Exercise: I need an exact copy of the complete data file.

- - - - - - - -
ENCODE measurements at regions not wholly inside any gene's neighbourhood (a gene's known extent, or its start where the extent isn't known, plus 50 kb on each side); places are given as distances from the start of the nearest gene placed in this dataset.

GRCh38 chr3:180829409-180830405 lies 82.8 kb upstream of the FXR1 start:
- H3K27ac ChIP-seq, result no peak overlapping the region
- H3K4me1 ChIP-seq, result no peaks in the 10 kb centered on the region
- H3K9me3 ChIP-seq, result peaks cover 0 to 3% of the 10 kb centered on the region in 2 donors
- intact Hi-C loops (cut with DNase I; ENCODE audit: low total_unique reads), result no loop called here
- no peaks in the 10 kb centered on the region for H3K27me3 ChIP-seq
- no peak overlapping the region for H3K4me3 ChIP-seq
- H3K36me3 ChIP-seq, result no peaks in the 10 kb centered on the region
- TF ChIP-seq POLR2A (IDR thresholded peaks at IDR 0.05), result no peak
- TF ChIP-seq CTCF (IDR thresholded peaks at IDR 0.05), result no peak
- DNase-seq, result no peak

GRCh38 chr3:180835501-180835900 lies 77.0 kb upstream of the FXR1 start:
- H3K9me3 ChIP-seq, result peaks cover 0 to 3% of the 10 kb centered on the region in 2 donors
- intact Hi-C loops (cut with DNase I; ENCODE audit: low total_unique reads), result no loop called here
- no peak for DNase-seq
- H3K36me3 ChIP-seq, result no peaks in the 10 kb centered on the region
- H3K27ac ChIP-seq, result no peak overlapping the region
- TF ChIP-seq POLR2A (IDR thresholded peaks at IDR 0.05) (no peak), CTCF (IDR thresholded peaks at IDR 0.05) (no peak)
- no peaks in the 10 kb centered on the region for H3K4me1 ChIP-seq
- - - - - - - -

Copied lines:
ENCODE measurements at regions not wholly inside any gene's neighbourhood (a gene's known extent, or its start where the extent isn't known, plus 50 kb on each side); places are given as distances from the start of the nearest gene placed in this dataset.

GRCh38 chr3:180829409-180830405 lies 82.8 kb upstream of the FXR1 start:
- H3K27ac ChIP-seq, result no peak overlapping the region
- H3K4me1 ChIP-seq, result no peaks in the 10 kb centered on the region
- H3K9me3 ChIP-seq, result peaks cover 0 to 3% of the 10 kb centered on the region in 2 donors
- intact Hi-C loops (cut with DNase I; ENCODE audit: low total_unique reads), result no loop called here
- no peaks in the 10 kb centered on the region for H3K27me3 ChIP-seq
- no peak overlapping the region for H3K4me3 ChIP-seq
- H3K36me3 ChIP-seq, result no peaks in the 10 kb centered on the region
- TF ChIP-seq POLR2A (IDR thresholded peaks at IDR 0.05), result no peak
- TF ChIP-seq CTCF (IDR thresholded peaks at IDR 0.05), result no peak
- DNase-seq, result no peak

GRCh38 chr3:180835501-180835900 lies 77.0 kb upstream of the FXR1 start:
- H3K9me3 ChIP-seq, result peaks cover 0 to 3% of the 10 kb centered on the region in 2 donors
- intact Hi-C loops (cut with DNase I; ENCODE audit: low total_unique reads), result no loop called here
- no peak for DNase-seq
- H3K36me3 ChIP-seq, result no peaks in the 10 kb centered on the region
- H3K27ac ChIP-seq, result no peak overlapping the region
- TF ChIP-seq POLR2A (IDR thresholded peaks at IDR 0.05) (no peak), CTCF (IDR thresholded peaks at IDR 0.05) (no peak)
- no peaks in the 10 kb centered on the region for H3K4me1 ChIP-seq